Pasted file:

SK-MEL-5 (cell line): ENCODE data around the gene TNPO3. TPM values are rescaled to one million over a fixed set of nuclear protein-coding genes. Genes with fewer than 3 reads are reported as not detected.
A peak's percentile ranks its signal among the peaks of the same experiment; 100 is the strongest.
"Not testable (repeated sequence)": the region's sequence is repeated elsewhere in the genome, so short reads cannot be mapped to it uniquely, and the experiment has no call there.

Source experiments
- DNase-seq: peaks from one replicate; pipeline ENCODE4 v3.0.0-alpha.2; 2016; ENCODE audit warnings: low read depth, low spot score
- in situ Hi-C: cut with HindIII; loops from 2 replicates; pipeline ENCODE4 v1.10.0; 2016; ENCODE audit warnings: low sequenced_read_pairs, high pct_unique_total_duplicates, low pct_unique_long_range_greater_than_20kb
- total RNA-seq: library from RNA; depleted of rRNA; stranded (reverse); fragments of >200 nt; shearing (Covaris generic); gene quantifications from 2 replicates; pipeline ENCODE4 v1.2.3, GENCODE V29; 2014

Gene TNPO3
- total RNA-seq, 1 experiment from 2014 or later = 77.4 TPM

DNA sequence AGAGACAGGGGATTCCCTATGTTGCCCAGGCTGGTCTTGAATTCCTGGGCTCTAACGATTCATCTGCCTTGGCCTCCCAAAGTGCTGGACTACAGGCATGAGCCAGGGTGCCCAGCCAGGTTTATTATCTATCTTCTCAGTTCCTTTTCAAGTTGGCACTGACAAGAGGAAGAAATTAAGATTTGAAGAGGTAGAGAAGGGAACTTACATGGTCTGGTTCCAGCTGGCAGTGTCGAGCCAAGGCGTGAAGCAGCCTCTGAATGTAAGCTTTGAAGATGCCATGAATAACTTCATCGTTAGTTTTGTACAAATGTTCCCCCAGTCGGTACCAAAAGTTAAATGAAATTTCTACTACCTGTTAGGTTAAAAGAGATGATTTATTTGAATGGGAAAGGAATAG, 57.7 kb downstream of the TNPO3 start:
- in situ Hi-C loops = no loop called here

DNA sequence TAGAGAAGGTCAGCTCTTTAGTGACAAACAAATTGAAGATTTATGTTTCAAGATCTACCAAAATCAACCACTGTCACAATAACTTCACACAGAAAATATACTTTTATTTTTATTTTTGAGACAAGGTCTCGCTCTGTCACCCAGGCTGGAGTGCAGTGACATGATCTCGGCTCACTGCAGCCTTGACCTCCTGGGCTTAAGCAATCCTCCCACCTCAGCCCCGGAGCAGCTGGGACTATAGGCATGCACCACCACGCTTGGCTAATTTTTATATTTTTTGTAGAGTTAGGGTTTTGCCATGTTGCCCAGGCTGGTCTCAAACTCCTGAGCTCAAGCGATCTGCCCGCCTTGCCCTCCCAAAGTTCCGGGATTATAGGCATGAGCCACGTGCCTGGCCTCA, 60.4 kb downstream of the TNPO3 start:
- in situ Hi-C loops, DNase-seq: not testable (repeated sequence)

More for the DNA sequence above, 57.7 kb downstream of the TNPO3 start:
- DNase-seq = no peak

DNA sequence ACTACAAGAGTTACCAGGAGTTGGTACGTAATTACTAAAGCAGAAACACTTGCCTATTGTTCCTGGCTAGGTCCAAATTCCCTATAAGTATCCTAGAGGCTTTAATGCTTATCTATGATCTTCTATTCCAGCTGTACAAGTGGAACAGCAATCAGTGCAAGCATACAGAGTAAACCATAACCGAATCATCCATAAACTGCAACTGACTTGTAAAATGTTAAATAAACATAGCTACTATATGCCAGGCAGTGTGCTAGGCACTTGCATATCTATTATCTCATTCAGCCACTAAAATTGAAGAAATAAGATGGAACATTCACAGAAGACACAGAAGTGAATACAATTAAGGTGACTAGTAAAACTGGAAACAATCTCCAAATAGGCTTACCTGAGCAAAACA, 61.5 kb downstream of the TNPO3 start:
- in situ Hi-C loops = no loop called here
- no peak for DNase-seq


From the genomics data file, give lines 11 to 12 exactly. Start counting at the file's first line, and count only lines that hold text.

- in situ Hi-C loops = no loop called here

DNA sequence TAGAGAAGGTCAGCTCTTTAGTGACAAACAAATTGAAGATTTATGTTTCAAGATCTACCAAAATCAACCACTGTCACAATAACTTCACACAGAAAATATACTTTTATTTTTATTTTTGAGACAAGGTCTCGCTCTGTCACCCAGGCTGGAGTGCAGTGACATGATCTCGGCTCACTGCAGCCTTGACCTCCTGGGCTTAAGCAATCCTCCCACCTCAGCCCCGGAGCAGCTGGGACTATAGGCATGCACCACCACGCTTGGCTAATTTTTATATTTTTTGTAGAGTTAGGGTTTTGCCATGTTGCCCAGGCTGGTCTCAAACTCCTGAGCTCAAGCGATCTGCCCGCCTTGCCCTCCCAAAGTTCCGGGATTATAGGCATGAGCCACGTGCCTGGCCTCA, 60.4 kb downstream of the TNPO3 start: